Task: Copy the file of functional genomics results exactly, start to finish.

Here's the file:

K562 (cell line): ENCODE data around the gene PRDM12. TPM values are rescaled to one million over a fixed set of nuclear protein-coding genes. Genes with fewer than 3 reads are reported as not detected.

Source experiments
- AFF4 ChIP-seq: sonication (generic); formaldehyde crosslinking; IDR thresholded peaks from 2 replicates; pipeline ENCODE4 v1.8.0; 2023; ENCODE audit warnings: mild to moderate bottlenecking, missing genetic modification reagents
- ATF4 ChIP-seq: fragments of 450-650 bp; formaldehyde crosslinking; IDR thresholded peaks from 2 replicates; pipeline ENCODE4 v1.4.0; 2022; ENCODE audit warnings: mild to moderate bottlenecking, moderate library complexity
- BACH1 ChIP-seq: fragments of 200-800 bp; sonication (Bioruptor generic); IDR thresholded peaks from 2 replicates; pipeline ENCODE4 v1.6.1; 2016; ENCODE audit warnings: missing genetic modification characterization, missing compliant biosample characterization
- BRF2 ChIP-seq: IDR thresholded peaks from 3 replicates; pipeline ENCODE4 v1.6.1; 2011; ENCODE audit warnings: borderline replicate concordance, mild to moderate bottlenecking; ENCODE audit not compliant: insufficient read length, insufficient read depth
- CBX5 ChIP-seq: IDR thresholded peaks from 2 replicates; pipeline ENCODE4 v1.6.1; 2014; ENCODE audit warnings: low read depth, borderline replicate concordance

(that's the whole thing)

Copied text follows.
K562 (cell line): ENCODE data around the gene PRDM12. TPM values are rescaled to one million over a fixed set of nuclear protein-coding genes. Genes with fewer than 3 reads are reported as not detected.

Source experiments
- AFF4 ChIP-seq: sonication (generic); formaldehyde crosslinking; IDR thresholded peaks from 2 replicates; pipeline ENCODE4 v1.8.0; 2023; ENCODE audit warnings: mild to moderate bottlenecking, missing genetic modification reagents
- ATF4 ChIP-seq: fragments of 450-650 bp; formaldehyde crosslinking; IDR thresholded peaks from 2 replicates; pipeline ENCODE4 v1.4.0; 2022; ENCODE audit warnings: mild to moderate bottlenecking, moderate library complexity
- BACH1 ChIP-seq: fragments of 200-800 bp; sonication (Bioruptor generic); IDR thresholded peaks from 2 replicates; pipeline ENCODE4 v1.6.1; 2016; ENCODE audit warnings: missing genetic modification characterization, missing compliant biosample characterization
- BRF2 ChIP-seq: IDR thresholded peaks from 3 replicates; pipeline ENCODE4 v1.6.1; 2011; ENCODE audit warnings: borderline replicate concordance, mild to moderate bottlenecking; ENCODE audit not compliant: insufficient read length, insufficient read depth
- CBX5 ChIP-seq: IDR thresholded peaks from 2 replicates; pipeline ENCODE4 v1.6.1; 2014; ENCODE audit warnings: low read depth, borderline replicate concordance